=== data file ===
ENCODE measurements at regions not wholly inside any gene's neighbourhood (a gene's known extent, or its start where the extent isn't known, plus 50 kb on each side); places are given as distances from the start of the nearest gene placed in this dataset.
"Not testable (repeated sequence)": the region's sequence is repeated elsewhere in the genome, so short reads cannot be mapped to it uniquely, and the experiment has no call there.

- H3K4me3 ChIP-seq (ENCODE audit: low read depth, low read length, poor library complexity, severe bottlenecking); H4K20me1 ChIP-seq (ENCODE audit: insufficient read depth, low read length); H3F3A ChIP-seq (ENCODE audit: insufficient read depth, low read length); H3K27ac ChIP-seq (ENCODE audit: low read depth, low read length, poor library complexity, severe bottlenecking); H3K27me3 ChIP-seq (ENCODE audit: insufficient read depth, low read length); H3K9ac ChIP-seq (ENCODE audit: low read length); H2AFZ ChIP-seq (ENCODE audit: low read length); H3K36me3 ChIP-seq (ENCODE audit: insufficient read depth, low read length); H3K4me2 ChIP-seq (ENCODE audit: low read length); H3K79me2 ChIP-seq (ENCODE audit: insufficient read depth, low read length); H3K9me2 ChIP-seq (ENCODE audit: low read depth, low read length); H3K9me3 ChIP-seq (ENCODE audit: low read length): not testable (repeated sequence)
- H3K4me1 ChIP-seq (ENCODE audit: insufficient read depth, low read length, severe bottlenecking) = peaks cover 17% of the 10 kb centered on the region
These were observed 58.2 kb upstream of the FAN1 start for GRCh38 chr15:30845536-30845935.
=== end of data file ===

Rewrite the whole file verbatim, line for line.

ENCODE measurements at regions not wholly inside any gene's neighbourhood (a gene's known extent, or its start where the extent isn't known, plus 50 kb on each side); places are given as distances from the start of the nearest gene placed in this dataset.
"Not testable (repeated sequence)": the region's sequence is repeated elsewhere in the genome, so short reads cannot be mapped to it uniquely, and the experiment has no call there.

- H3K4me3 ChIP-seq (ENCODE audit: low read depth, low read length, poor library complexity, severe bottlenecking); H4K20me1 ChIP-seq (ENCODE audit: insufficient read depth, low read length); H3F3A ChIP-seq (ENCODE audit: insufficient read depth, low read length); H3K27ac ChIP-seq (ENCODE audit: low read depth, low read length, poor library complexity, severe bottlenecking); H3K27me3 ChIP-seq (ENCODE audit: insufficient read depth, low read length); H3K9ac ChIP-seq (ENCODE audit: low read length); H2AFZ ChIP-seq (ENCODE audit: low read length); H3K36me3 ChIP-seq (ENCODE audit: insufficient read depth, low read length); H3K4me2 ChIP-seq (ENCODE audit: low read length); H3K79me2 ChIP-seq (ENCODE audit: insufficient read depth, low read length); H3K9me2 ChIP-seq (ENCODE audit: low read depth, low read length); H3K9me3 ChIP-seq (ENCODE audit: low read length): not testable (repeated sequence)
- H3K4me1 ChIP-seq (ENCODE audit: insufficient read depth, low read length, severe bottlenecking) = peaks cover 17% of the 10 kb centered on the region
These were observed 58.2 kb upstream of the FAN1 start for GRCh38 chr15:30845536-30845935.